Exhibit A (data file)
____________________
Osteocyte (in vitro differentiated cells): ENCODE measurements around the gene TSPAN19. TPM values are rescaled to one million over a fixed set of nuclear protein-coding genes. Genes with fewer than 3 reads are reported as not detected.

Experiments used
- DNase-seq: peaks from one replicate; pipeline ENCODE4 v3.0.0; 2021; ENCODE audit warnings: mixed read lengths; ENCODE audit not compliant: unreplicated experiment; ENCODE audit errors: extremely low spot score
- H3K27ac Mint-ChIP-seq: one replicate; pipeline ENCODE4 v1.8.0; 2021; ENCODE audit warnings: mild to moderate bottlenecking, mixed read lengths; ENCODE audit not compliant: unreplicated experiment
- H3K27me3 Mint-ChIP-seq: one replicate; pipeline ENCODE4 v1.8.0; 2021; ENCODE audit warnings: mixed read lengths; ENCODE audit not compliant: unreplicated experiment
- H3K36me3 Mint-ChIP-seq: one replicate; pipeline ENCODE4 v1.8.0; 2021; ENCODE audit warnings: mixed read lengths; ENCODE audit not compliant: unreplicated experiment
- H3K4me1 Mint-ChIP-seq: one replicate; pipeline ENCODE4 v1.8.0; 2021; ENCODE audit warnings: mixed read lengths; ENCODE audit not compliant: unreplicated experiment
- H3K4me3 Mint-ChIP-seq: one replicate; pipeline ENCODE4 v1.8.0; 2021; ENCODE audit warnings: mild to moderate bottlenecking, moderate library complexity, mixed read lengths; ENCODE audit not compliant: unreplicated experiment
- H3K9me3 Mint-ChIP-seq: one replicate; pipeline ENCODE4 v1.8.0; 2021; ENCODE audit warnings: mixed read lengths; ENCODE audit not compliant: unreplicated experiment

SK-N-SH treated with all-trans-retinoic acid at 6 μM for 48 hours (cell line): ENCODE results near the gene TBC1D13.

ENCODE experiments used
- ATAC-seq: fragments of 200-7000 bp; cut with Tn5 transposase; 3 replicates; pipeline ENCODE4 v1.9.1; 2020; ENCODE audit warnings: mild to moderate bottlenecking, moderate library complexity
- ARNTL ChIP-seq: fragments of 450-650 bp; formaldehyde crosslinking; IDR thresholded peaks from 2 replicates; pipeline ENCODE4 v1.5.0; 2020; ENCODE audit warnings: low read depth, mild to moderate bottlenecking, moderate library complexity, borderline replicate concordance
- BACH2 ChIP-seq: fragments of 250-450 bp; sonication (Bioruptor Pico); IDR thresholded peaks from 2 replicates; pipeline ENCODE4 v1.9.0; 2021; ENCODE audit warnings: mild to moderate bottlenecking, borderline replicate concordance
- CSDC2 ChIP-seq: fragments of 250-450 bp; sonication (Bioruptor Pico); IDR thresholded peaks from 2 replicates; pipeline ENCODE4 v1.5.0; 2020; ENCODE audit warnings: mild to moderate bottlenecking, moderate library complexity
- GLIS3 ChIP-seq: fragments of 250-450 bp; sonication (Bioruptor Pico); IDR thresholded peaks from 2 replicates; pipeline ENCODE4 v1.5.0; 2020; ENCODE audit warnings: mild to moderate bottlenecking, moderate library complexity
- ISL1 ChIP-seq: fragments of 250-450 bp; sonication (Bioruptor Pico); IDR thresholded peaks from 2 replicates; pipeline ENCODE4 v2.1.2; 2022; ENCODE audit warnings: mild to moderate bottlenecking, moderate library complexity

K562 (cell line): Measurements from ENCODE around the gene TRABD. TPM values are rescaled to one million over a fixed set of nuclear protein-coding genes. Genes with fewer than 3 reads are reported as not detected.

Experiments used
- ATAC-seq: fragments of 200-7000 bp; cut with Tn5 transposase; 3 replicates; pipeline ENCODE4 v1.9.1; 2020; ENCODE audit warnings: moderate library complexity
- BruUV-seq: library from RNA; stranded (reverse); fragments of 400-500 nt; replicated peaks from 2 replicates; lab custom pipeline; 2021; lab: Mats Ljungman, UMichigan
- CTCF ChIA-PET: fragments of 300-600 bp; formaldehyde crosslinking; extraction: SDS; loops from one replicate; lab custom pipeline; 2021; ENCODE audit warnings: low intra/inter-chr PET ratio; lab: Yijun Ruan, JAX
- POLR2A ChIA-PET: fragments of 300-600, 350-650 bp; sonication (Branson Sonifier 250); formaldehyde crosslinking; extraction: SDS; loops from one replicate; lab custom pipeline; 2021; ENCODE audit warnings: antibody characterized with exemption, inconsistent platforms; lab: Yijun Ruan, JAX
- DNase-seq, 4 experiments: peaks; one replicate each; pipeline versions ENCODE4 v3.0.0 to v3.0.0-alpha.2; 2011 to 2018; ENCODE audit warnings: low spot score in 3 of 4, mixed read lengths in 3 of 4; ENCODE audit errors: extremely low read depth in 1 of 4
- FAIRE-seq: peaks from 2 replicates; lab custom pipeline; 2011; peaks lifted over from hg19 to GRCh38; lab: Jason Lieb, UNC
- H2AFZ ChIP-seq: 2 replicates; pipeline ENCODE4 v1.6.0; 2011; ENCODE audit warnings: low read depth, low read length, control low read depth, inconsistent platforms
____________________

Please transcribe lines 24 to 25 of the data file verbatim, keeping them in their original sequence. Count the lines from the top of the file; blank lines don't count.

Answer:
- DNase-seq, 4 experiments: peaks; one replicate each; pipeline versions ENCODE4 v3.0.0 to v3.0.0-alpha.2; 2011 to 2018; ENCODE audit warnings: low spot score in 3 of 4, mixed read lengths in 3 of 4; ENCODE audit errors: extremely low read depth in 1 of 4
- FAIRE-seq: peaks from 2 replicates; lab custom pipeline; 2011; peaks lifted over from hg19 to GRCh38; lab: Jason Lieb, UNC